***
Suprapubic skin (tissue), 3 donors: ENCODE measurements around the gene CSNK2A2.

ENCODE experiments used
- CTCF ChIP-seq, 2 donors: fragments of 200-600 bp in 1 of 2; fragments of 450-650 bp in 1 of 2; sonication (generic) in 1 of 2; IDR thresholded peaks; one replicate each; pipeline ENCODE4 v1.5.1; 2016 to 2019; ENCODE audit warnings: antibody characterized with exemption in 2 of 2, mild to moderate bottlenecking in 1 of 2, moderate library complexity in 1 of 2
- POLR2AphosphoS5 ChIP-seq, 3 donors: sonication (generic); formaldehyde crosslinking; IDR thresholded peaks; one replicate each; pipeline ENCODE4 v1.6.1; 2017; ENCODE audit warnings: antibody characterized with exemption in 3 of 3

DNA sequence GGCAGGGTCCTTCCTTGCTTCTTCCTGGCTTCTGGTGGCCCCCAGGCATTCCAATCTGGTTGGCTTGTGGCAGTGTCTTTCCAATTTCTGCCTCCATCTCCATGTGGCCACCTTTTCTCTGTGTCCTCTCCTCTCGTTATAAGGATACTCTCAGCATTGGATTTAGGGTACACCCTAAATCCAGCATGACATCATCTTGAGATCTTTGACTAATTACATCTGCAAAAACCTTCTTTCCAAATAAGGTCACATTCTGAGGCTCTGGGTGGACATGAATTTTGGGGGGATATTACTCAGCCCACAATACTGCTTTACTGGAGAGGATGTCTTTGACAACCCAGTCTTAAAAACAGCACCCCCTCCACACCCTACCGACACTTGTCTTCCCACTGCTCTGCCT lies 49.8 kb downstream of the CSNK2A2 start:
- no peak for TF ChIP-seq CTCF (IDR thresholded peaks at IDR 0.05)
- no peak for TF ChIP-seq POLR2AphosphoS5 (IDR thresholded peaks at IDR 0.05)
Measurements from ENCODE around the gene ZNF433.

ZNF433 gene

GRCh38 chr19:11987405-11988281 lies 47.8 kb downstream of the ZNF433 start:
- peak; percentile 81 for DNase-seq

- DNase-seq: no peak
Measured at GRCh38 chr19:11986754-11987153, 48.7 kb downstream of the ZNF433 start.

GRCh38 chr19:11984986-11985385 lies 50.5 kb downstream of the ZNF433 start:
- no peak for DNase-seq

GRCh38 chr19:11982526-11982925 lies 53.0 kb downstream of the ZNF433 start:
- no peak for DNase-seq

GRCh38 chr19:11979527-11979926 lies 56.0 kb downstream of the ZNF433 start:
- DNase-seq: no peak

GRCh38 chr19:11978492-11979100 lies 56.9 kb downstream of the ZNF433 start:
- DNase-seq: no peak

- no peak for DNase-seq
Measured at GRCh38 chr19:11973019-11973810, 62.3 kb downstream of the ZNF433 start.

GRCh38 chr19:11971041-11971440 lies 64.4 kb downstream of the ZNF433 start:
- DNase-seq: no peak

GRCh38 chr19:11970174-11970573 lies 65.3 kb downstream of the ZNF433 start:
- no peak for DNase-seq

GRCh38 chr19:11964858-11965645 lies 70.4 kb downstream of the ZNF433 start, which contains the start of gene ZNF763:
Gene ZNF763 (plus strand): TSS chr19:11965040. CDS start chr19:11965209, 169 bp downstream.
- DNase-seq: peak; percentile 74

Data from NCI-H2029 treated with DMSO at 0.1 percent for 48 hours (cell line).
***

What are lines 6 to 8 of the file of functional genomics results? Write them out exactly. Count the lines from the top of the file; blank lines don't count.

- no peak for TF ChIP-seq CTCF (IDR thresholded peaks at IDR 0.05)
- no peak for TF ChIP-seq POLR2AphosphoS5 (IDR thresholded peaks at IDR 0.05)
Measurements from ENCODE around the gene ZNF433.